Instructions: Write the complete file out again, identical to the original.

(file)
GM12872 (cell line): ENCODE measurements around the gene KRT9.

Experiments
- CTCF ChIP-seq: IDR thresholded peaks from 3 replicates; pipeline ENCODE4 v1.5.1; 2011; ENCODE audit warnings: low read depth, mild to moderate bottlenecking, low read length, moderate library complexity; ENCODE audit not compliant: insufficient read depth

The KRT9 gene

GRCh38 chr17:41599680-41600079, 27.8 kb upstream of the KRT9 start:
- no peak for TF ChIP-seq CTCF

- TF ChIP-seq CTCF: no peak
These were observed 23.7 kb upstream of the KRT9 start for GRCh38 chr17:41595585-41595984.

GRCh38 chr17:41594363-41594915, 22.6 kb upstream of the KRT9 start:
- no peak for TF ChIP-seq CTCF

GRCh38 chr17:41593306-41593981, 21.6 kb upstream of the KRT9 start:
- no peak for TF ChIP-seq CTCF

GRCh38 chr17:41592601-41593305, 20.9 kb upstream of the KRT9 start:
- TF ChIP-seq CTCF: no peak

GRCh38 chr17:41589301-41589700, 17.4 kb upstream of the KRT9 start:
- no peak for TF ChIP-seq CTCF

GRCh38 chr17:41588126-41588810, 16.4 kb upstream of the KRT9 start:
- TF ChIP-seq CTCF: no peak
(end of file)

GM12872 (cell line): ENCODE measurements around the gene KRT9.

Experiments
- CTCF ChIP-seq: IDR thresholded peaks from 3 replicates; pipeline ENCODE4 v1.5.1; 2011; ENCODE audit warnings: low read depth, mild to moderate bottlenecking, low read length, moderate library complexity; ENCODE audit not compliant: insufficient read depth

The KRT9 gene

GRCh38 chr17:41599680-41600079, 27.8 kb upstream of the KRT9 start:
- no peak for TF ChIP-seq CTCF

- TF ChIP-seq CTCF: no peak
These were observed 23.7 kb upstream of the KRT9 start for GRCh38 chr17:41595585-41595984.

GRCh38 chr17:41594363-41594915, 22.6 kb upstream of the KRT9 start:
- no peak for TF ChIP-seq CTCF

GRCh38 chr17:41593306-41593981, 21.6 kb upstream of the KRT9 start:
- no peak for TF ChIP-seq CTCF

GRCh38 chr17:41592601-41593305, 20.9 kb upstream of the KRT9 start:
- TF ChIP-seq CTCF: no peak

GRCh38 chr17:41589301-41589700, 17.4 kb upstream of the KRT9 start:
- no peak for TF ChIP-seq CTCF

GRCh38 chr17:41588126-41588810, 16.4 kb upstream of the KRT9 start:
- TF ChIP-seq CTCF: no peak